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Press review: Idlib hotbed in Astana trio’s crosshairs and Maduro’s secret talks with US

Top stories in the Russian press on Monday

Nezavisimaya Gazeta: Russia, Iran, Turkey planning mop-up operation in Idlib

The Munich Security Conference has significantly clarified the situation around Syria, Nezavisimaya Gazeta writes. Russian Foreign Minister Sergey Lavrov’s statements show that Moscow and its partners in the Astana trio, Iran and Turkey, are preparing for a military operation in Idlib. It’s highly likely that the United States together with its coalition allies will create a buffer zone in Syria in order to keep control over the territory to the east of the Euphrates.

Certainly, this is illegitimate and is contrary to the interests of Damascus and its partners, but US Vice President Mike Pence and Republican Senator Lindsey Graham have not brushed aside this scenario, the paper says. Pence said Washington's decision to start pulling out troops from the war-torn Middle Eastern country does not mean that the US has revised its Syria strategy. Graham, who has been lobbying to keep America's military presence in Syria, said that US legislators and the Pentagon are trying to convince their European colleagues to send a contingent from Europe to Syria’s northeast to create a buffer zone there in order to ensure the security of the Kurds.

According to The Washington Post, the Pentagon is already working on a plan under which European countries (the United Kingdom, France and Germany) should deploy nearly 1,500 soldiers to fulfill this strategy. Subsequently, some 200 US troops may remain in Syria, the report said.

However, speaking on the sidelines of the Munich Security Conference, Lavrov expressed his doubt that Washington's plans on setting up a buffer zone in northern Syria will contribute to any settlement. He confirmed that Moscow and its partners are determined to wipe out the militants in Idlib. Earlier, Turkish President Recep Tayyip Erdogan spoke about a potential operation by Turkey, Russia and Iran against terrorist units in the Idlib de-escalation zone. The Turkish leader said that a trilateral agreement was signed in Moscow on February 14, envisaging joint military operations in Idlib, the Hurriyet Daily News reported.

Turkish Defense Minister Hulusi Akar said that only Erdogan's military should be present in the security zone in northern Syria, explaining that this concerns the US plan on creating a buffer zone along the 440-km stretch of the Syrian-Turkish border to the east of the Euphrates. Apparently, Moscow supports Ankara here, Nezavisimaya Gazeta writes. So, Russia and Turkey are acting as a single front in Syria. But this is unlikely to help change the goals of the US and its numerous partners in the occupied Syrian territories. France and other European countries are unlikely to abandon the US-led coalition and join the Astana trio instead, according to the paper.


Nezavisimaya Gazeta: How Trump's potential ouster of Maduro would affect Moscow

Incumbent Venezuelan President Nicolas Maduro has confirmed that members of his government had held secret talks with the Trump administration, Nezavisimaya Gazeta writes. Now Maduro hopes for a personal meeting with the White House occupant. US officials confirm that they are ready to meet with Venezuelan officials, including Maduro, to discuss their plans for him to step down. Venezuela’s economy will receive support only after the Maduro regime leaves, the US says. The International Monetary Fund is preparing to provide financial assistance to Venezuela, but only after Maduro’s departure, the Nacional newspaper reported citing its well-informed source. For Russia, this turn of events would spell disaster, experts warn.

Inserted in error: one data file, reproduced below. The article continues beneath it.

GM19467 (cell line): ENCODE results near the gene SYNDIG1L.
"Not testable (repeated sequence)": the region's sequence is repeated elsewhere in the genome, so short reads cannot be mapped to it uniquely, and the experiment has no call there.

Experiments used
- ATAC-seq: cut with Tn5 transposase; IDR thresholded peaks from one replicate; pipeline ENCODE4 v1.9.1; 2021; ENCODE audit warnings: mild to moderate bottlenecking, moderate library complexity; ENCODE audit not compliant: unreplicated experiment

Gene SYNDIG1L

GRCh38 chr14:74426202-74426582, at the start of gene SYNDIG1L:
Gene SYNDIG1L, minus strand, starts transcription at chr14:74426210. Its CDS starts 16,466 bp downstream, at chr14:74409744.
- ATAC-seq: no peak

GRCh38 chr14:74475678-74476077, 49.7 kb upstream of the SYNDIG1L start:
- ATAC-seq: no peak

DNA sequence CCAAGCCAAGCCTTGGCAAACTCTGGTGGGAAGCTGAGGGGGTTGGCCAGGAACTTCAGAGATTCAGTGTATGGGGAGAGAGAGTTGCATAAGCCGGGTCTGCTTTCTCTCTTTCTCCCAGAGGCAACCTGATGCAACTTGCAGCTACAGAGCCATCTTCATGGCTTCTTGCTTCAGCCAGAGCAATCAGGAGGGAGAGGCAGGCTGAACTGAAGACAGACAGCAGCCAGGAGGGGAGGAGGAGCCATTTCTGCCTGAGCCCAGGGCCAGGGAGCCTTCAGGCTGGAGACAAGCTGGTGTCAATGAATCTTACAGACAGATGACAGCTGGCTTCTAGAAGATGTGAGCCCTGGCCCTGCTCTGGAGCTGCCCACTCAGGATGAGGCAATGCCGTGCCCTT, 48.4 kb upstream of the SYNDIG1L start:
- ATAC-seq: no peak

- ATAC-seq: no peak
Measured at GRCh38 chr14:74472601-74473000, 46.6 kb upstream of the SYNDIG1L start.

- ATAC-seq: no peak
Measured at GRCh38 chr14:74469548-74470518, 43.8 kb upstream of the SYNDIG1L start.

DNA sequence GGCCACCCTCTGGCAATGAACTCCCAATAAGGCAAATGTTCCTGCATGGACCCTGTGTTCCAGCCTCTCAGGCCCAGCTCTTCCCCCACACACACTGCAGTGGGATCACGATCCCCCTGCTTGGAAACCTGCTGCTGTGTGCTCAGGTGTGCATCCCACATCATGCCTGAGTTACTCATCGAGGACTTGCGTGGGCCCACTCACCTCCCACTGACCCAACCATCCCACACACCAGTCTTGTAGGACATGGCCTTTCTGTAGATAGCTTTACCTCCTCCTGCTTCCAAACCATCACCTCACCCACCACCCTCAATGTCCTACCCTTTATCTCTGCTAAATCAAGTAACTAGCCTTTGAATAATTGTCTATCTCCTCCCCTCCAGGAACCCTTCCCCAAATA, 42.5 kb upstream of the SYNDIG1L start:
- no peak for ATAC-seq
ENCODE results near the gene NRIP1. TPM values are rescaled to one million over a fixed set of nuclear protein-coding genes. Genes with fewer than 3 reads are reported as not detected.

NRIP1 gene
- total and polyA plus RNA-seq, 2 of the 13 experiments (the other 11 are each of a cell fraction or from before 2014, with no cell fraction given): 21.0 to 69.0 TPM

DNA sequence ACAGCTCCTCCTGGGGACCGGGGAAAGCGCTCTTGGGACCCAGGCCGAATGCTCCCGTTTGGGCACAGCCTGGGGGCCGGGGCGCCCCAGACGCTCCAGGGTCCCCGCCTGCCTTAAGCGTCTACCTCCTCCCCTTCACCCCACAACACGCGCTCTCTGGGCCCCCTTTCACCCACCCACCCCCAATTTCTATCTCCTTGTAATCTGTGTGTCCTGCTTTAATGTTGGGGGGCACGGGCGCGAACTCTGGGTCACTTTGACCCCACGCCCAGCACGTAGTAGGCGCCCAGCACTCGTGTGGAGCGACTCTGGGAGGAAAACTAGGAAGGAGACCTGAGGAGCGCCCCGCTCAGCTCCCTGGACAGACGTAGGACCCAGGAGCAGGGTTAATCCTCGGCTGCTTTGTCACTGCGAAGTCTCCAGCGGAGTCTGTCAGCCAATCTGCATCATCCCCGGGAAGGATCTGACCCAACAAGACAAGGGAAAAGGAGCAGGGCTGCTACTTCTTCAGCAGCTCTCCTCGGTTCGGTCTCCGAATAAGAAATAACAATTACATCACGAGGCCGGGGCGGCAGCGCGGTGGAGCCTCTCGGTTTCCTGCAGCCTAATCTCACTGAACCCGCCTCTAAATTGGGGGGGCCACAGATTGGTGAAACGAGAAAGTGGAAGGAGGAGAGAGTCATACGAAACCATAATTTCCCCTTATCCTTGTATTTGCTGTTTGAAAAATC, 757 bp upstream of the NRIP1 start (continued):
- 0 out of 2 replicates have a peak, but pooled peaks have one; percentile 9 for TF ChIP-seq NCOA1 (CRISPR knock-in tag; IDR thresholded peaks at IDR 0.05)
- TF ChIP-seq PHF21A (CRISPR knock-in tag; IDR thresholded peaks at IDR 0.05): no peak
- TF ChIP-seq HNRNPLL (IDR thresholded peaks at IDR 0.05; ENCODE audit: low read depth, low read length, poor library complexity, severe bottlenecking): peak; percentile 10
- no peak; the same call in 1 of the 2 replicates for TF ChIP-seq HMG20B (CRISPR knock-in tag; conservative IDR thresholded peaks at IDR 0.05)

Washington is considering several avenues of propping up Venezuela’s economy. The US Congress has also offered the opposition to pardon Caracas' debt to Russia. However, Venezuelan opposition leaders have promised that Russian and Chinese investments in the country won’t be affected.

Meanwhile, certain Russian companies are already leaving Venezuela, namely oil major Lukoil. Moscow has been actively supporting Caracas. According to Reuters, Russia has provided Venezuela with at least $17 bln in loans and credit. Maduro earlier said that Moscow had invested nearly $5 bln in Venezuela’s oil sector and another $1 bln in gold extraction. The Latin American country's debt to China is even higher - Caracas owes more than $20 bln to Beijing.

It’s important to understand that while helping developing countries, the IMF pursues both economic and political interests, Director of Veta expert group Dmitry Zharsky told the paper. In case the IMF takes Venezuela’s foreign debt under its control, for Russia this means that the chances of getting its loans back will shrink.

The situation around Venezuela’s debt to Russia is reminiscent of the story of the $3 bln loans which Moscow granted to Ukraine under the presidency of Viktor Yanukovich. After a long dispute between Moscow and Kiev, the IMF finally acknowledged that the debt to Russia was sovereign, but it actually backed Ukraine’s refusal to pay off the debt, the paper says.


Izvestia: Moscow wants new INF to include US allies

Russia will welcome a new all-encompassing deal on intermediate-range and shorter-range missiles provided that all countries possessing these armaments will join it, a high-ranking Russian diplomatic source told Izvestia. Both China, North Korea and Iran, as well as Washington’s allies in Europe, namely France and the United Kingdom, should be parties to this potential new deal. Such an agreement would be an "ideal scenario," but the US establishment is not expected to back it, noted Frants Klintsevich, a member of the Defense and Security Committee of Russia's Federation Council (upper house).